"We are greatly honored that the Aratanis have endowed this academic chair," said Professor Don Nakanishi, director of the UCLA Asian American Studies Center. "It will ensure that the unjust removal and incarceration of thousands of Japanese Americans during World War II, as well as their extraordinary campaign to gain redress, will be taught to future generations of students at UCLA and will be the focus of continued research and public education by UCLA scholars for many years to come." "We are also thrilled that this academic chair will support teaching, research and public service dealing with historical and contemporary trends and issues facing Japanese American communities," Nakanishi said.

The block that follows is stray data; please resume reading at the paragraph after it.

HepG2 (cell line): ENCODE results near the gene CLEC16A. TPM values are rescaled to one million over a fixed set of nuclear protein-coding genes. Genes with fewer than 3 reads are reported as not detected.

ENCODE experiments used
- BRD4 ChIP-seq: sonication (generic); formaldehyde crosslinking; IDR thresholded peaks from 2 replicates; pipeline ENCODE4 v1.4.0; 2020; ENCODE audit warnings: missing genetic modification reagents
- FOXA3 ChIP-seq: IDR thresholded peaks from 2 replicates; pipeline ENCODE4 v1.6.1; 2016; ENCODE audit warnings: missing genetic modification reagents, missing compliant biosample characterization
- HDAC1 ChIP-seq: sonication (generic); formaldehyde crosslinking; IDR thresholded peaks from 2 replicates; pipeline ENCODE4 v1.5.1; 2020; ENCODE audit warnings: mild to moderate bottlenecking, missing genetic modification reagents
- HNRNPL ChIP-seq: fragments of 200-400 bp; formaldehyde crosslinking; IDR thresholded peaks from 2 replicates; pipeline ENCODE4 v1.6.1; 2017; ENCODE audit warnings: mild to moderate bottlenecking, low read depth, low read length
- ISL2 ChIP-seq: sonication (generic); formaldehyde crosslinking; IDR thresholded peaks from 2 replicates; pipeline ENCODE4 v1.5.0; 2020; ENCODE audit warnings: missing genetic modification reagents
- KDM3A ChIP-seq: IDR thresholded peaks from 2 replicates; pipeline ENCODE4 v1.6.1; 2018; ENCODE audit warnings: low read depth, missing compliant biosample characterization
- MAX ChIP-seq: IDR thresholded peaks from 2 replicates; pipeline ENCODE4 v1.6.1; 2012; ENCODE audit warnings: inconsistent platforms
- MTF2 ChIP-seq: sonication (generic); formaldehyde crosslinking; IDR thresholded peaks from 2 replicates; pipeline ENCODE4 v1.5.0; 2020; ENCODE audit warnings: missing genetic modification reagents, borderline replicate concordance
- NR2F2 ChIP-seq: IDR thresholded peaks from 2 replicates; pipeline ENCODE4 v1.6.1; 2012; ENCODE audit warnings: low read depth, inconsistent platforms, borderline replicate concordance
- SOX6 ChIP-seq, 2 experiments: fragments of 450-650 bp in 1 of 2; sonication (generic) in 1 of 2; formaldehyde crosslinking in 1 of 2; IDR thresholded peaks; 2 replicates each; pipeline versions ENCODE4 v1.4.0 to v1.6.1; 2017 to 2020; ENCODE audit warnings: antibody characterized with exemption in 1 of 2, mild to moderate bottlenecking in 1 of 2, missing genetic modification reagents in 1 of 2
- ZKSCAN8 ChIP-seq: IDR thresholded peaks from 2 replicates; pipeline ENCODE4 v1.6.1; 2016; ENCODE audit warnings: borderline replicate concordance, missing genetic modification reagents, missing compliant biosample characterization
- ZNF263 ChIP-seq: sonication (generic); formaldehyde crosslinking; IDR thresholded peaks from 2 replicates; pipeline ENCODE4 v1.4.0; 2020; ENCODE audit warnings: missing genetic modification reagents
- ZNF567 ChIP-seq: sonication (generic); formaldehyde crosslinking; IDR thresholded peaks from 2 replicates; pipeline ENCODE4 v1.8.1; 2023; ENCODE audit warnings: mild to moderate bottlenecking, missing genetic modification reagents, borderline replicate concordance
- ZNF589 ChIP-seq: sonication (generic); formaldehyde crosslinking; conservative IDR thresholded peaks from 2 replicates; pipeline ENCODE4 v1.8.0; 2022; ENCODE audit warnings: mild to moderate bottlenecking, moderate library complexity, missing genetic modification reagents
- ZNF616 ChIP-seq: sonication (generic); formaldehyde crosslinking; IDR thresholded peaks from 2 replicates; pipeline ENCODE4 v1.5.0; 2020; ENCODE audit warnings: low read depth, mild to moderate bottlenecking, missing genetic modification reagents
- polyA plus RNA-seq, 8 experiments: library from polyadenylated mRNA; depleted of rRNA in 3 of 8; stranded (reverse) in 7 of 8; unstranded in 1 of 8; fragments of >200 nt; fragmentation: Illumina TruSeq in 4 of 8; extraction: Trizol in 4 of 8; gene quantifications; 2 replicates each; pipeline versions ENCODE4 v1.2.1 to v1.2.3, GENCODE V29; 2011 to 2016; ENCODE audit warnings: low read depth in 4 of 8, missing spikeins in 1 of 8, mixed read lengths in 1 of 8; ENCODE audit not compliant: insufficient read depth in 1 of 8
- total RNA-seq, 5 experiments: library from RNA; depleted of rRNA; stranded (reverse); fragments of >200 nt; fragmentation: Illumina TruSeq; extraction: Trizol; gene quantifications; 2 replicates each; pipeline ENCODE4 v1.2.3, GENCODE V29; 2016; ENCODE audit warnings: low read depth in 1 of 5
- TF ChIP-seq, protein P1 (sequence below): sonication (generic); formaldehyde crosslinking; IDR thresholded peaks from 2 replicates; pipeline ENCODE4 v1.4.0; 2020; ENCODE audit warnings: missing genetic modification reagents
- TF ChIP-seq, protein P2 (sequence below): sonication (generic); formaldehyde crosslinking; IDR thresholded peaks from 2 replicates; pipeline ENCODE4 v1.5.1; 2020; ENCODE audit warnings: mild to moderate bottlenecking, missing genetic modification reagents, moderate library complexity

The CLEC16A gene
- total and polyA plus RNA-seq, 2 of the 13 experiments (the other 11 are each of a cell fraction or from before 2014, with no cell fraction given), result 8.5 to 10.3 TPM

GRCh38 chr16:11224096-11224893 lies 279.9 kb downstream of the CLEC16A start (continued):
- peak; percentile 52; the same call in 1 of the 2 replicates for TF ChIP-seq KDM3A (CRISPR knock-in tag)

"Clearly, the aftermath of 9/11 demonstrated the importance of learning and applying the lessons from the Japanese American experience to current and future situations."

George and Sakaye Aratani have supported the UCLA Asian American Studies Center for many years, and previously have established endowments for undergraduate scholarships, graduate fellowships and undergraduate community internships. They also have established endowments with UCLA's Center for Japanese Studies. "George and Sakaye have supported many organizations in the community, and have taken active voluntary leadership roles to build and enhance these programs," Nakanishi said. "They have left an unmatched legacy of commitment and generosity."